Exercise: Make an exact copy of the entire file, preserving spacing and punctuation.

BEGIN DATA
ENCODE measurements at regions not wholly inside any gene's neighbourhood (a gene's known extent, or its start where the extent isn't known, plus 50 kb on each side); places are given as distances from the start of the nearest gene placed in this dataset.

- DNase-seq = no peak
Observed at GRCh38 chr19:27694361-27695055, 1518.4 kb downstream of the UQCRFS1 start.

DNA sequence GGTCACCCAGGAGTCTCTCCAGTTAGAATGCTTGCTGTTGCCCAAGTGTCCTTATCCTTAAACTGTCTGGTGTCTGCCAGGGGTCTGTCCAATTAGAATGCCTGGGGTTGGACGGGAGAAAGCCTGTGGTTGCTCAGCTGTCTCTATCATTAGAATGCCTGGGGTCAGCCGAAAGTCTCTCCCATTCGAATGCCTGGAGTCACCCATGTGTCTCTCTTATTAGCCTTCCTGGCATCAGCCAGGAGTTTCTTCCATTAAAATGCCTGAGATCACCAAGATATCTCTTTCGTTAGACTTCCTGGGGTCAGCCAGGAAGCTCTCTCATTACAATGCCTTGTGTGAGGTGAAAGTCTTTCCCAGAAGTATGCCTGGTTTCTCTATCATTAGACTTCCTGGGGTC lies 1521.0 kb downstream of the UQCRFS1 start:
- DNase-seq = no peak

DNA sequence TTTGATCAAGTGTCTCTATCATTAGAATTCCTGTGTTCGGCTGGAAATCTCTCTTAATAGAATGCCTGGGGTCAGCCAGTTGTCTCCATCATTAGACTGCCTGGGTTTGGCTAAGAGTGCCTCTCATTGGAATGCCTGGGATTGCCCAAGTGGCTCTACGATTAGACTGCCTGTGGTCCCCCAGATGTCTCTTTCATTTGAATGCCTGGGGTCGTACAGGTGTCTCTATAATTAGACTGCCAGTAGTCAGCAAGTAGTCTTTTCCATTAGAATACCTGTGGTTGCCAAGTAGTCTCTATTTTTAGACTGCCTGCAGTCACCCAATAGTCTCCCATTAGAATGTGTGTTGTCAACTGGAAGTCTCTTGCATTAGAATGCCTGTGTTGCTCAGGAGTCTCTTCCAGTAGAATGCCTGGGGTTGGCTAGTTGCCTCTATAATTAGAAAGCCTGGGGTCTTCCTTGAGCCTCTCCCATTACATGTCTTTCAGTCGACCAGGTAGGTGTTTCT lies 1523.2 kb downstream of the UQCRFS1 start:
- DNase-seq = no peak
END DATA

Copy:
ENCODE measurements at regions not wholly inside any gene's neighbourhood (a gene's known extent, or its start where the extent isn't known, plus 50 kb on each side); places are given as distances from the start of the nearest gene placed in this dataset.

- DNase-seq = no peak
Observed at GRCh38 chr19:27694361-27695055, 1518.4 kb downstream of the UQCRFS1 start.

DNA sequence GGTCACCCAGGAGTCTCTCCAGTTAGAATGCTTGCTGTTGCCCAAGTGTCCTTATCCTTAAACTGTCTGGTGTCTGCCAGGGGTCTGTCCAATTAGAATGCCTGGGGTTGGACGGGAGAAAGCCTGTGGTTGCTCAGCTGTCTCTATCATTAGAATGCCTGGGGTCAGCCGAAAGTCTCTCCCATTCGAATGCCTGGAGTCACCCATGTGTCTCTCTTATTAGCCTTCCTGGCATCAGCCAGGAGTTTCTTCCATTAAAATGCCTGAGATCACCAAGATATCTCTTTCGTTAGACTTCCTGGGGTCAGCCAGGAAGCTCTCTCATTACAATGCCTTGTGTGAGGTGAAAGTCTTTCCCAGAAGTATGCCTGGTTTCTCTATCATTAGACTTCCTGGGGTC lies 1521.0 kb downstream of the UQCRFS1 start:
- DNase-seq = no peak

DNA sequence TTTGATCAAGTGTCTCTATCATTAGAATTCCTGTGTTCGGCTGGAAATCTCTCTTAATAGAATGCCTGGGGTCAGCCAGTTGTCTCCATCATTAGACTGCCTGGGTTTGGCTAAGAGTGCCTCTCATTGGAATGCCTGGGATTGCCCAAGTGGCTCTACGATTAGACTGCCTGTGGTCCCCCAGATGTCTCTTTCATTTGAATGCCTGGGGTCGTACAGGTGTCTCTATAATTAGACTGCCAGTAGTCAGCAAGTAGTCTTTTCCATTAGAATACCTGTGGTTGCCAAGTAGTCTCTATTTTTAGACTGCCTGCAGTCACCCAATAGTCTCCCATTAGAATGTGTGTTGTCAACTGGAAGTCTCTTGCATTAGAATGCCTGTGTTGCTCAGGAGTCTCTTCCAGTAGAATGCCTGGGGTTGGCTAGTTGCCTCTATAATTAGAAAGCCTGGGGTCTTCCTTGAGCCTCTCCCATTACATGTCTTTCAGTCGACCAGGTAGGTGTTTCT lies 1523.2 kb downstream of the UQCRFS1 start:
- DNase-seq = no peak